Add a little olive oil to a roasting tray and add the courgettes. Toss in the oil, add salt and pepper and cook in 200C for 10- 15 minutes, until soft and a little browned.

Cook the pasta according to the instructions in saucepan.

Add the chicken pieces to the courgette to heat up and add more olive oil. Add the lemon zest and some of the parmesan and mix. Add the cooked pasta. Reserve a mug of pasta water and pour some into the roasting tray with the pasta. Add more parmesan and put the roasting tray on medium-low heat. Stir the pasta with tongs until it has the sauce consistency you like (a little gloopy). Add more pasta water if needed. Adjust the seasoning and divide between bowls. Add more grated parmesan to finish.

Cooking in lockdown

I received a comment and a request on my Swedish blog, to write about my cooking now, in lockdown. Something I of course have addressed on my instagram accounts, which are more ‘in the moment’ than the blog.

Courgette quesadillas with soured cream and guacamole

I completely understand it might not be of interest for you readers to read my reviews of restaurants from before lockdown, that are now shut. But the reason I have carried on ‘as normal’ (or as normally as I can right now) is because I think those good restaurants that I didn’t have time to write about before lockdown need to be mentioned. My blogs don’t have a huge following, but they are read by a few of you and if I could have some influence on where you spend your money when all this is over of course I want to contribute to that. To cast a limelight on restaurants I really like, large or small. Regardless of what kind of backing some restaurants had before lockdown, I think all business owners are now in the same boat; worrying if they can bounce back. If they can afford to take this hit or if it’s better to throw in the towel.

But I hear you; that’s the past, and the present is strange and can be tricky to navigate, especially when you’re forced (more or less, depending on where you live), to cook more at home, to come up with new dishes, while maybe not having access to all the food items you’re used to.

I feel quite equipped for this, strangely. Maybe because I taught myself how to cook when I lived away from home for the first time (with a patient mamma at the end of the phone guiding me when I got stuck), or because I made sure I would enjoy cooking for one after a breakup when I was around thirty, or because I loathe throwing food away and get immense satisfaction out of using up every single little morsel leftover; be it a quarter of an onion, a small piece of chicken or a little hunk of cheese. I use them all up and have come up with some interesting lunches over the years. And maybe also, because I love to cook for other people.

You see, the first three weeks of lockdown I utilised all my cooking for one tips, as I was alone in London making sure I didn’t develop the virus. At this point it was hard for people to get food in general so I relied on my freezer stash, my ability of using up food and coming up with good substitutions and to buy food where the regular person wouldn’t shop. I felt this was a small thing for me to do, but could mean that somebody else (maybe a whole family) could access that delivery slot or those groceries, because frankly they needed it more than I did. I waited for Natoora, one of my favourite vegetable and delicatessen shops, to open up their restaurant slots to the general public and bought lovely things like British asparagus, burrata and dolce latte. This might seem extravagant in a crisis, but my thinking was that I get more satisfaction out of these more luxury food items than the average person, I can afford it, and I don’t eat very much and can therefore stretch the produce quite far if I need to. And I wanted to support a wonderful business that with restaurants closing had a huge excess of food they needed to sell. Which I, of course, was oh so happy to take off their hands.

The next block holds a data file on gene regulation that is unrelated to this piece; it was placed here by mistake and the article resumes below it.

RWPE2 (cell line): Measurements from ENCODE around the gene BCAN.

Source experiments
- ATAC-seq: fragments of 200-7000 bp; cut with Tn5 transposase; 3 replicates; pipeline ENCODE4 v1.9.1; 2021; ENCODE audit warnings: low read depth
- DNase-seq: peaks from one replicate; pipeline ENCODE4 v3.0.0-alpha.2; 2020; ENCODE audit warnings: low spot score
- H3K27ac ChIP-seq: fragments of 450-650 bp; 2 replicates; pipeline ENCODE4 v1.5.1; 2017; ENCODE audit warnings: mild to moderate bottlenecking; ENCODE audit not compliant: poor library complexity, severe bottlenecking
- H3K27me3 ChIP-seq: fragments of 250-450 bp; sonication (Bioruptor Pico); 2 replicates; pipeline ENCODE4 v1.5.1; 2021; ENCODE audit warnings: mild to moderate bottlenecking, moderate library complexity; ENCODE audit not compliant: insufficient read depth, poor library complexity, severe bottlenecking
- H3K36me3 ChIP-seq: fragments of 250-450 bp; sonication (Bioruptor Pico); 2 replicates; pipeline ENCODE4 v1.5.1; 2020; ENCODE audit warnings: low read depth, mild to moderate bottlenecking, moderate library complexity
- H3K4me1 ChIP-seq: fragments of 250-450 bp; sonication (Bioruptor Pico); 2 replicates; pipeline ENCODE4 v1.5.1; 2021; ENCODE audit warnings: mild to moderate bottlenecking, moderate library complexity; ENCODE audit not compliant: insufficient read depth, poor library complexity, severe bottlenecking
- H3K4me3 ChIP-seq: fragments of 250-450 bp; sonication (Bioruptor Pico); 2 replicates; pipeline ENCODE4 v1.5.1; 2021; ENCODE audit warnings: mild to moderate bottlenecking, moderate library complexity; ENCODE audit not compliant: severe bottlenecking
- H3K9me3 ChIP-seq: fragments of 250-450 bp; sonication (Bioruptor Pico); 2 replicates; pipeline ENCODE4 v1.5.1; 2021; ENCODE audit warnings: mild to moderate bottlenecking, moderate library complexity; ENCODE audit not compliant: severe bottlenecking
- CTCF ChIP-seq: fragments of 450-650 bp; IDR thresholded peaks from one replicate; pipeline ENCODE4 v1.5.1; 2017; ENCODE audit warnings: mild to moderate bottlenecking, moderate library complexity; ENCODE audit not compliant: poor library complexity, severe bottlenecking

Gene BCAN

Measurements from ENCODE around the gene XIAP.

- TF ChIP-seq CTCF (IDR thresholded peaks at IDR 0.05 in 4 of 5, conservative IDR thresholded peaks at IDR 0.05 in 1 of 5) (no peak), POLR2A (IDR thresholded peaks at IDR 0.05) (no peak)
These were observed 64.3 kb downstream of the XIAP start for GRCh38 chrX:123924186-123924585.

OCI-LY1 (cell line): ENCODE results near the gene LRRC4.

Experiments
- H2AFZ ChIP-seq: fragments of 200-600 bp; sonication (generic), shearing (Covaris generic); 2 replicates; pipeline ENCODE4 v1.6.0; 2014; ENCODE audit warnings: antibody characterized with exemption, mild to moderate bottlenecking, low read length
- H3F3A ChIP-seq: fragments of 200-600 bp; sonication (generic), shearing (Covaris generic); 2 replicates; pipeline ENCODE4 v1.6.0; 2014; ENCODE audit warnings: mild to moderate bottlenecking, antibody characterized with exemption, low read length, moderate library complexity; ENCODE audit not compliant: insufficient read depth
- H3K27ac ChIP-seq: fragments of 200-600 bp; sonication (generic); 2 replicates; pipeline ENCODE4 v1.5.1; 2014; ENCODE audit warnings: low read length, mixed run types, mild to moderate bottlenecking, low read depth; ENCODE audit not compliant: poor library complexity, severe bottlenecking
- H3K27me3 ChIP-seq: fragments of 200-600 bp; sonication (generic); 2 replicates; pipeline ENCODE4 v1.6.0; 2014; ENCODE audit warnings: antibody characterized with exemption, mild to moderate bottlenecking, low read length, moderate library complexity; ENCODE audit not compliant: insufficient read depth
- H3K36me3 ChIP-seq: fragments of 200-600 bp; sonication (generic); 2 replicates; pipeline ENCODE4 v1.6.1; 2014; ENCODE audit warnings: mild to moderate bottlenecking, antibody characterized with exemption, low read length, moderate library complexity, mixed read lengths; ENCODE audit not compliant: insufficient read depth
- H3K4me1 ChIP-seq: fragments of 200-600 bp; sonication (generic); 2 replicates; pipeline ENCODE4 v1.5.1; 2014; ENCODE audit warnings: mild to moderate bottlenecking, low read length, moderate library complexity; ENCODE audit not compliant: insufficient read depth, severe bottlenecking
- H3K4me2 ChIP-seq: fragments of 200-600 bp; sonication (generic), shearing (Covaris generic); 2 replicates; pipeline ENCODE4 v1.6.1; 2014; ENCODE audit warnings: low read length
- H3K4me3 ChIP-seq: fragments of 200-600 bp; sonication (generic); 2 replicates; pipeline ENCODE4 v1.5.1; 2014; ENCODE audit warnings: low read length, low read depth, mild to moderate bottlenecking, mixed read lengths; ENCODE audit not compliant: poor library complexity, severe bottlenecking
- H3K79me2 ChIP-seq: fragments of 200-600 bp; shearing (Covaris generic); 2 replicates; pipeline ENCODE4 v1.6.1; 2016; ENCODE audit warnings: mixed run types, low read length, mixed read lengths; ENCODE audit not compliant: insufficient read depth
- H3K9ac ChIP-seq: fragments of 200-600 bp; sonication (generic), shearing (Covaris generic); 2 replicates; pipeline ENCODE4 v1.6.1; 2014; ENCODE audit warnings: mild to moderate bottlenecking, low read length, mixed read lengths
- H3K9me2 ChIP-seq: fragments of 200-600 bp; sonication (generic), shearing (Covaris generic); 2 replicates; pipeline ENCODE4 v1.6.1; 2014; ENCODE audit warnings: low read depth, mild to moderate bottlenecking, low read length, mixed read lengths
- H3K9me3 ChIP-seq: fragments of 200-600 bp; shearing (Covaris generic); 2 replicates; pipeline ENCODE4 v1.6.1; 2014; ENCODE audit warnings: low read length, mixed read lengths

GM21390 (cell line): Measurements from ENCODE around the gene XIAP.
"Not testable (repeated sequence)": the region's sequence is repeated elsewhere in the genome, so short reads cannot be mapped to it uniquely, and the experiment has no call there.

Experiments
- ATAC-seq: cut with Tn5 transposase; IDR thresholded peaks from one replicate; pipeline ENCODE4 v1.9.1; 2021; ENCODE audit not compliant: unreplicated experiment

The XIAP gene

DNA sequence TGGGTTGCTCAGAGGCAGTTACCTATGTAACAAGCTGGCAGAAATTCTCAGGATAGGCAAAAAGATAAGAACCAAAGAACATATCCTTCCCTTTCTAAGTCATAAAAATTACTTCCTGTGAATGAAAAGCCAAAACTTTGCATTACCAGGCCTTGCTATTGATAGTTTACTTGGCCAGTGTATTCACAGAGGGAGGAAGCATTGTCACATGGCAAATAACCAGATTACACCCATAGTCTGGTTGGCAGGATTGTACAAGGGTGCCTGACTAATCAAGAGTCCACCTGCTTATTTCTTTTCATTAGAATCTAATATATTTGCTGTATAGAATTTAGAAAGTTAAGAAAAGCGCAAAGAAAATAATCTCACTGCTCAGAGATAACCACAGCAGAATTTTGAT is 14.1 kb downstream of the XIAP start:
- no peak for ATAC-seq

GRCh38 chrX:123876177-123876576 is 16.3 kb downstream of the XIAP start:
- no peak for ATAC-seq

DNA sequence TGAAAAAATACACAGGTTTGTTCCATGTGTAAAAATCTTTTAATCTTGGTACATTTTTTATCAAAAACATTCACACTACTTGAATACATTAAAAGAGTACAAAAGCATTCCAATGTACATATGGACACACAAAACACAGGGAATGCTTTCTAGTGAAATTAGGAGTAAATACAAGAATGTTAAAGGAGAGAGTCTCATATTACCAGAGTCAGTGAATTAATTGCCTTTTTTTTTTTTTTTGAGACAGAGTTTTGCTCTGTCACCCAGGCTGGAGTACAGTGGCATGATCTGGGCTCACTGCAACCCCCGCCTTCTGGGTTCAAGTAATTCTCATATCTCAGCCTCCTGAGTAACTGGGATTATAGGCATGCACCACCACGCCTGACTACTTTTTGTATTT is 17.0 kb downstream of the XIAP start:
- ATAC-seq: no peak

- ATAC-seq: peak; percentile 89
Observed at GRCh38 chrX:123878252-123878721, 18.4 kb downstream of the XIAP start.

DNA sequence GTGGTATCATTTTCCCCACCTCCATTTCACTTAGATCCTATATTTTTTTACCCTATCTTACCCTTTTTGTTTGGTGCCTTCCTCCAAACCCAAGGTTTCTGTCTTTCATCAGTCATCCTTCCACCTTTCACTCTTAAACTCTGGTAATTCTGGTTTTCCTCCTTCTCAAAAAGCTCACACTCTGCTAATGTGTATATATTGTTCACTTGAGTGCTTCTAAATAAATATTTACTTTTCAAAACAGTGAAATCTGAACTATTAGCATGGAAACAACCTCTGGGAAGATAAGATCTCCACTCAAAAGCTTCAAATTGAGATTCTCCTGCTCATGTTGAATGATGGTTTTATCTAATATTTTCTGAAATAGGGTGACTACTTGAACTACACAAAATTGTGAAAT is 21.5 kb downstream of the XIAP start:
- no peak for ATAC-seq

So I ate very well those three weeks. But I didn’t eat much meat, because they don’t sell it (other than in delicatessen products), and I made sure to buy some flour (any flour!) so that if I couldn’t get a delivery slot at least I could make bread, pasta or pizza. I wanted to avoid shops as at this point they were still crowded which scared me!

A new creation using up leftover bolognese sauce

Then after those three weeks, feeling safe enough I didn’t carry any nasties with me, I went out to the countryside to join my boyfriend and his mother, who were in the midst of moving house. So I put on my apron and started cooking for them. Which was very different than cooking for just myself. But very helpful to both them and me. I have invented new dishes (so satisfying), come up with different ways to cook something because of a lack of ingredients (also very satisfying) and although the food look (and taste) great it’s not as glamorous as instagram suggests of course (check out my stories to see failed experiments, substitutions and lots of leftovers). Yes, all the leftovers get eaten!! Sometimes reimagined as something else and sometimes just reheated as they are.

So in the coming weeks I will try to share some helpful recipes where I’ve had to think differently, using what I’ve had to hand. Being in the countryside has proved a lot easier when it comes to food though. Two small local shops carry necessities like eggs, milk and bread. And one of them is a greengrocer too! The village farm sells eggs like they always do, and we have managed to get slots to pick up food from supermarkets (some far away, but we could get slots) and since Ocado opened up more slots a couple of weeks ago I have used them too. So I realise we’re very lucky. But I hope most of you are too. That if you can’t go out somebody can deliver to you or a neighbour could do the shopping for you.

PS. Moving house in lockdown was really hard work, so I haven’t been able to post very much, but I hope I will have more time in the coming weeks.